Lipid peroxidation, oxidative stress genes and dietary factors in breast cancer protection: a hypothesis

Breast Cancer Res. 2007;9(1):201. doi: 10.1186/bcr1628.

Abstract

We have recently proposed that lipid peroxidation may be a common mechanistic pathway by which obesity and hypertension lead to increased renal cell cancer risk. During this exercise, we noted a risk factor swap between breast and kidney cancer (oophorectomy and increased parity, detrimental for kidney, beneficial for breast; high blood pressure, detrimental for kidney, beneficial for breast when it occurs during pregnancy; alcohol, beneficial for kidney, detrimental for breast, and so on). We have subsequently proposed the hypothesis that lipid peroxidation represents a protective mechanism in breast cancer, and reviewed the evidence of the role of lipid peroxidation on established hormonal and non-hormonal factors for breast cancer. Here, we review the evidence in support of lipid peroxidation playing a role in the relationships between dietary factors and breast cancer. Available evidence implicates increased lipid peroxidation products in the anti-carcinogenic effect of suspected protective factors for breast cancer, including soy, marine n-3 fatty acids, green tea, isothiocyanates, and vitamin D and calcium. We also review the epidemiological evidence supporting a modifying effect of oxidative stress genes in dietary factor-breast cancer relationships.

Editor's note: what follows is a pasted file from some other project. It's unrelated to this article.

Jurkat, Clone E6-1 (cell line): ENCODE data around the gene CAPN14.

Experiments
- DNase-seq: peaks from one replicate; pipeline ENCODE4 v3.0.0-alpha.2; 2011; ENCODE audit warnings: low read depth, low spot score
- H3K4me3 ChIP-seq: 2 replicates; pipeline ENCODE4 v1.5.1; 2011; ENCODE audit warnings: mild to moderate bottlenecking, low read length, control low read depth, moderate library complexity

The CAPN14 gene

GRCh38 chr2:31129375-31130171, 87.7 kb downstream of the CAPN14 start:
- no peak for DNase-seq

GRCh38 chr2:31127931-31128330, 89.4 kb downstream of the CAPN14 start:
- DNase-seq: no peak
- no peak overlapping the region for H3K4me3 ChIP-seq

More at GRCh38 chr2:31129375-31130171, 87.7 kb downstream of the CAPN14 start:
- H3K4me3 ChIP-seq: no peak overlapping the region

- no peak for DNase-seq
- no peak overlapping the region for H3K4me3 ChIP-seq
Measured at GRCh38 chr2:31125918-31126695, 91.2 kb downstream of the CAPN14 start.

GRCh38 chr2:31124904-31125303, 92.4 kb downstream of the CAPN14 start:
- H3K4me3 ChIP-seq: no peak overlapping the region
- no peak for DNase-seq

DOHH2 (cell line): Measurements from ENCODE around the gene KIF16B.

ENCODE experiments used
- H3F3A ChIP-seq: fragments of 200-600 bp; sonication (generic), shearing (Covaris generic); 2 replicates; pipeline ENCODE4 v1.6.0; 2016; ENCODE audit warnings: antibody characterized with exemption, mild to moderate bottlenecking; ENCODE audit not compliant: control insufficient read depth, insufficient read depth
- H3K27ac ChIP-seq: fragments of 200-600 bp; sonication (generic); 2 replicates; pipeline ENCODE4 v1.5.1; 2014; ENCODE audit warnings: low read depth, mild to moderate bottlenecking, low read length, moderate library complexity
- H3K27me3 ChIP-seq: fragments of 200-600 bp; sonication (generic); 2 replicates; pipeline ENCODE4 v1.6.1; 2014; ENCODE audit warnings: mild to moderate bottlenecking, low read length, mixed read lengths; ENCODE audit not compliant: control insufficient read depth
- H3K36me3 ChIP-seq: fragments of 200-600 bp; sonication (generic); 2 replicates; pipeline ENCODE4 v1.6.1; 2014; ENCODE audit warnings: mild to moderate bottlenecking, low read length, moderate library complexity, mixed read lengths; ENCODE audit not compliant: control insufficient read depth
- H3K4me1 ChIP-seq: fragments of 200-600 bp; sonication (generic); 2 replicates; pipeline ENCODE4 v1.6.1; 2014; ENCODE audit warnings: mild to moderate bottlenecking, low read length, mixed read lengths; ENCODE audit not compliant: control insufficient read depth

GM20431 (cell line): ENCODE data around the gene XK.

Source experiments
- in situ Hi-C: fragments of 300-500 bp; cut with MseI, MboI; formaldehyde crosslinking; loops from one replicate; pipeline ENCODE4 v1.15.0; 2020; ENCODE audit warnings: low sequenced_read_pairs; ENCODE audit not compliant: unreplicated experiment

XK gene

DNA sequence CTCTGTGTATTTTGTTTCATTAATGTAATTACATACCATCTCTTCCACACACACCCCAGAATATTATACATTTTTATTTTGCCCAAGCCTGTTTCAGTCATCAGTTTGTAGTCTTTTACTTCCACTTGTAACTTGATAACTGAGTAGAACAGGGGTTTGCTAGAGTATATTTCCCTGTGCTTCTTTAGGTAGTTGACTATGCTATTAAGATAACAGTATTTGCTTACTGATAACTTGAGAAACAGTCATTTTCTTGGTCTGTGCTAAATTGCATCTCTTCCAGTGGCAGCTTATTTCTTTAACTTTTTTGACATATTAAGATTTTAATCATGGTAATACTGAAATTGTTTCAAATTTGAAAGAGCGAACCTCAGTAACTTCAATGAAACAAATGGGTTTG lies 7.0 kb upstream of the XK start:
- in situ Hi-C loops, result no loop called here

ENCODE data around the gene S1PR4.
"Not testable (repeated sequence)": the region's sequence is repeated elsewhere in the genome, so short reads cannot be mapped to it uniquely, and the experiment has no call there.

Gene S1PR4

Publication types

  • Research Support, N.I.H., Extramural
  • Review

MeSH terms

  • Breast Neoplasms / genetics
  • Breast Neoplasms / metabolism*
  • Diet*
  • Female
  • Humans
  • Lipid Peroxidation*
  • Oxidative Stress*